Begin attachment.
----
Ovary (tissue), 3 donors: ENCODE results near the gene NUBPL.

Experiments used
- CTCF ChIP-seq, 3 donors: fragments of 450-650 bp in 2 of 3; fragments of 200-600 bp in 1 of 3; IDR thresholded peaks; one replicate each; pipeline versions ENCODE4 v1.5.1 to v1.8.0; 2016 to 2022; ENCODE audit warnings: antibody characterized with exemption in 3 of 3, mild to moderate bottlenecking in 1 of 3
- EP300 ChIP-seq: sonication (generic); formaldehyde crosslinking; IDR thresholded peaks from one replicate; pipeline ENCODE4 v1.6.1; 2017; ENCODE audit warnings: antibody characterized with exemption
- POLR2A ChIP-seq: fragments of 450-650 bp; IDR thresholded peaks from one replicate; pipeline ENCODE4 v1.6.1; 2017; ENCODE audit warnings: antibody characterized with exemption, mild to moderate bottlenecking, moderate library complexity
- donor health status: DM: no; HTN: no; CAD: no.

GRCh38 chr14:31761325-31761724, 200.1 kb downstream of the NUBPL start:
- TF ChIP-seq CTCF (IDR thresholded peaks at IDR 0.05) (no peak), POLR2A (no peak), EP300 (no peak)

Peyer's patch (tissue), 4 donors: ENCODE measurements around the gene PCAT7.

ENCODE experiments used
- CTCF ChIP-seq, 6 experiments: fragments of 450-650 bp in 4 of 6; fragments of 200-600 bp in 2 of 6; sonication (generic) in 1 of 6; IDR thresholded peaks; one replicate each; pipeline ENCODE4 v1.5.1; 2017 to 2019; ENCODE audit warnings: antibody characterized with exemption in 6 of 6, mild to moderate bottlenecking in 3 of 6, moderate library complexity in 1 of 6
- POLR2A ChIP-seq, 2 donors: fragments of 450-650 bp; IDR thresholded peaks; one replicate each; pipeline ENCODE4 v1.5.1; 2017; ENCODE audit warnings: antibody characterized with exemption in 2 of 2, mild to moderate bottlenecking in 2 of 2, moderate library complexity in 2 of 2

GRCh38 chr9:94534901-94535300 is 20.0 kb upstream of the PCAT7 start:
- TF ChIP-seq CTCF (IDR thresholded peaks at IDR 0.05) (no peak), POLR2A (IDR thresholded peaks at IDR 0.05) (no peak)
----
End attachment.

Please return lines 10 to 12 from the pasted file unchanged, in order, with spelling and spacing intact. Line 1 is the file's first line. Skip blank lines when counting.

ENCODE experiments used
- CTCF ChIP-seq, 6 experiments: fragments of 450-650 bp in 4 of 6; fragments of 200-600 bp in 2 of 6; sonication (generic) in 1 of 6; IDR thresholded peaks; one replicate each; pipeline ENCODE4 v1.5.1; 2017 to 2019; ENCODE audit warnings: antibody characterized with exemption in 6 of 6, mild to moderate bottlenecking in 3 of 6, moderate library complexity in 1 of 6
- POLR2A ChIP-seq, 2 donors: fragments of 450-650 bp; IDR thresholded peaks; one replicate each; pipeline ENCODE4 v1.5.1; 2017; ENCODE audit warnings: antibody characterized with exemption in 2 of 2, mild to moderate bottlenecking in 2 of 2, moderate library complexity in 2 of 2